Certification/training beyond first aid/cpr?
July 10, 2005 10:55 PM   Subscribe

What's the highest level of medical training (focused on EMT stuff) I can get without looking at it as a career?

Red Cross offers CPR (have that), first aid (taking that) and AED (I plan on it), but nothing beyond that. The next step seems to be taking EMT classes, preparing for a job. I'd like to be more prepared (and preferrably certified for it) than the Red Cross training, which I feel is amazingly minimal, but I'm not seeing the oppertunities of how.
posted by devilsbrigade to Health & Fitness (14 answers total) 4 users marked this as a favorite
If you're this much into it, you may want to consider voluteering for your local volunteer fire department. You'll get to put that knowledge to the test PLUS you'll learn plenty more.

Just an idea... Many volunteer firefighters spend more time dealing with paramedic type stuff than putting out fires.
posted by shepd at 10:58 PM on July 10, 2005

CPR is divided into BLS (basic life support), ACLS (advanced cardiac life support), and PALS (pediatric life support.)

On thinking about it, it occurs to me that if you did the ACLS and pediatric interventions without a medical license, you'd be breaking all kinds of laws (although possibly protected by the Samaritan shield), so maybe just scratch that idea.
posted by ikkyu2 at 11:08 PM on July 10, 2005

Between First Aid and EMT come Advanced First Aid and First Responder certifications - if your local Red Cross doesn't offer them, some local hospital or ambulance service may. Or, groups like the National Outdoor Leadership School offer Wilderness Advanced First Aid and Wilderness First Responder courses.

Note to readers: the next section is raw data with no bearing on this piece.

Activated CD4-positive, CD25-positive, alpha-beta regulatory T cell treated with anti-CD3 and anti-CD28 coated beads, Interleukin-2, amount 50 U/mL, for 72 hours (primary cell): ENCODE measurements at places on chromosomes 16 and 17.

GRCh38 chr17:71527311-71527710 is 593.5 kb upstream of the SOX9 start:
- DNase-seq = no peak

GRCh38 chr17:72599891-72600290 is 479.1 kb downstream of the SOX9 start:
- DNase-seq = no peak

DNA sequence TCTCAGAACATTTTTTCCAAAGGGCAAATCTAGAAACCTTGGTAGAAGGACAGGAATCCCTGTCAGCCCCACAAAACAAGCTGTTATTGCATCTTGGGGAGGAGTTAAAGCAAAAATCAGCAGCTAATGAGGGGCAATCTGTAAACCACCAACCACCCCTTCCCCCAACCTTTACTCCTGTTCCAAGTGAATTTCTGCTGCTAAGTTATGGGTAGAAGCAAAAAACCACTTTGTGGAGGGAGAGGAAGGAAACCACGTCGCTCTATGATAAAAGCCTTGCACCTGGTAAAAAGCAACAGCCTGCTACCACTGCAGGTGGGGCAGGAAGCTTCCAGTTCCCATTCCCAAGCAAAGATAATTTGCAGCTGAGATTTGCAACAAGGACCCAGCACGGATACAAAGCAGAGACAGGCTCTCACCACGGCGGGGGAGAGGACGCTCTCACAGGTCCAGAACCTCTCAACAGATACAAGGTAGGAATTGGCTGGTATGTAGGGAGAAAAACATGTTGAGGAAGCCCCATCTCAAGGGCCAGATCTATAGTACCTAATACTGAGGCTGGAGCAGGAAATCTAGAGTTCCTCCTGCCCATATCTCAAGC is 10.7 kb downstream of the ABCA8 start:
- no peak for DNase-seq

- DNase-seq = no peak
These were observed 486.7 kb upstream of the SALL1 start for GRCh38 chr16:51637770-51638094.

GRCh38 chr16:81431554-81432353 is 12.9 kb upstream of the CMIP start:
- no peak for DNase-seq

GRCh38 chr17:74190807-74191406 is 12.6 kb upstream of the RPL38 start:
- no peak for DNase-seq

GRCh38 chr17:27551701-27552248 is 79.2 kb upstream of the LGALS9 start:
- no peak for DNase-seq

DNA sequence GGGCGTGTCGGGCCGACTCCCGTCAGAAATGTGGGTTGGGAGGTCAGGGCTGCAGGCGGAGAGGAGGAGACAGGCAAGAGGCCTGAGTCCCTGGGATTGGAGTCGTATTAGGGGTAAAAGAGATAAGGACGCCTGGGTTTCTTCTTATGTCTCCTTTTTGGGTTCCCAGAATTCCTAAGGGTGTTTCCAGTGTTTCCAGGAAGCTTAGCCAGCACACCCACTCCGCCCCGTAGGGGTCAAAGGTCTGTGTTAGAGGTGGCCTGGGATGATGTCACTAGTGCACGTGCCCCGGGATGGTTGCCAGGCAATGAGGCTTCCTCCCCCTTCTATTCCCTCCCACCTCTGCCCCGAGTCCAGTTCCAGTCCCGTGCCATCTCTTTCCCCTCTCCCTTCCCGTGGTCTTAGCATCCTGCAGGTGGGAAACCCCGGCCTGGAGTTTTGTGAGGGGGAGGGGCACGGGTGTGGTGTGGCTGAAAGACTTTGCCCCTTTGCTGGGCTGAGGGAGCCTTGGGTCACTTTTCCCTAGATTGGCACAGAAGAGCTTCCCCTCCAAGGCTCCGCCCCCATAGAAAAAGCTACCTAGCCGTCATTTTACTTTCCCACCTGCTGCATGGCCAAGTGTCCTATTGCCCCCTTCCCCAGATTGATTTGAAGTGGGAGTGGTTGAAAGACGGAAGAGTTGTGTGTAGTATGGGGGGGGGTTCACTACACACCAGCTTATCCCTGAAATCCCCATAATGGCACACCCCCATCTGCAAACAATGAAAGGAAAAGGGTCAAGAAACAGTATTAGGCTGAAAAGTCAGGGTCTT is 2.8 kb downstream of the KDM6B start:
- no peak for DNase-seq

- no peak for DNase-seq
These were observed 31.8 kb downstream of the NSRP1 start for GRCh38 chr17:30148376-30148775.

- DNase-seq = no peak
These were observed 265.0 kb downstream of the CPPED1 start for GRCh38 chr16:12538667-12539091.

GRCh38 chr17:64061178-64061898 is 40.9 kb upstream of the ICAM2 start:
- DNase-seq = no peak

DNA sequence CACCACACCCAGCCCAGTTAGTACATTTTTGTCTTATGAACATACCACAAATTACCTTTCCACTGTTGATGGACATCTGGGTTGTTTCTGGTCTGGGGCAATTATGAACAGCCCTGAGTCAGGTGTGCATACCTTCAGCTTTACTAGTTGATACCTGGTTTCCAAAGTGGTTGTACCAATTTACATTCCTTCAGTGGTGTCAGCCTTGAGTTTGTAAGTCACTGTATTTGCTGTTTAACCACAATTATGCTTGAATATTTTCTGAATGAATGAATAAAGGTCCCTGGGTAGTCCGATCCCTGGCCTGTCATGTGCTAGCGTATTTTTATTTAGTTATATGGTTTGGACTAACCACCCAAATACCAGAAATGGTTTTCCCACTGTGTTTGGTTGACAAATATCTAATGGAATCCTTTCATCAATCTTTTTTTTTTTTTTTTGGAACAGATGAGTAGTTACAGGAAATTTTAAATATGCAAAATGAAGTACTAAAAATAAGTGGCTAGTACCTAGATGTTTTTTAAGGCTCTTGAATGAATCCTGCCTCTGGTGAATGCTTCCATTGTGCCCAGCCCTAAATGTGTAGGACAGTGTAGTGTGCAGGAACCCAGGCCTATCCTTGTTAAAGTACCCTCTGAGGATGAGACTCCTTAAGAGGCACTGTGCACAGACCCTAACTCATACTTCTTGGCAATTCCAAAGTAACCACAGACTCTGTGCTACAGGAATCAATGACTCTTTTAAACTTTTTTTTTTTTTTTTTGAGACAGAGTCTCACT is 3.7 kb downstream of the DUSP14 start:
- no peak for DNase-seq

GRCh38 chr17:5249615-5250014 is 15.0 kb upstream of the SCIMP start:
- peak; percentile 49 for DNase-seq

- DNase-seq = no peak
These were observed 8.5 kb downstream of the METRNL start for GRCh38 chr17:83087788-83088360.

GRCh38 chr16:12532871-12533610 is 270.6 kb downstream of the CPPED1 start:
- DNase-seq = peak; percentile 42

posted by nicwolff at 11:44 PM on July 10, 2005

Depending on where you live, EMT courses might be available through your local community college, ambulance company, fire department or hospital. You can definitely get an EMT certification without looking at EMS as a career. Most classes here (Pittsburgh, PA) meet a few nights a week for one semester and are fairly cheap.
posted by nebulawindphone at 11:59 PM on July 10, 2005

Best answer: There are several levels of EMT, ranging from Basic to Paramedic. Basic EMTs have the most limited repertoire and can't push drugs or intubate. Intermediates can do a bit more (start IVs and intubation primarily) and Paramedics have the most advanced skills and responsibility. I was an EMT over 10 years ago on a volunteer ambulance squad so keep in mind some of the below may be out of date.

Basic EMT training is not a huge hurdle -- when I did it it was 110 hours of training plus 10 hours clinical work and a state certification exam. The difficulty was at a par with a general-level high school course. Almost everybody on the squad except for the newest members had Basic EMT certification. Almost all of us were college students or had careers outside the EMS/medical sphere.

A very few more members had Intermediate certification. The fewest volunteers had Paramedic certification (maybe 2 or 3 out of a squad of about 60), and most of the time we relied on a paid Paramedic service for Advanced Life Support.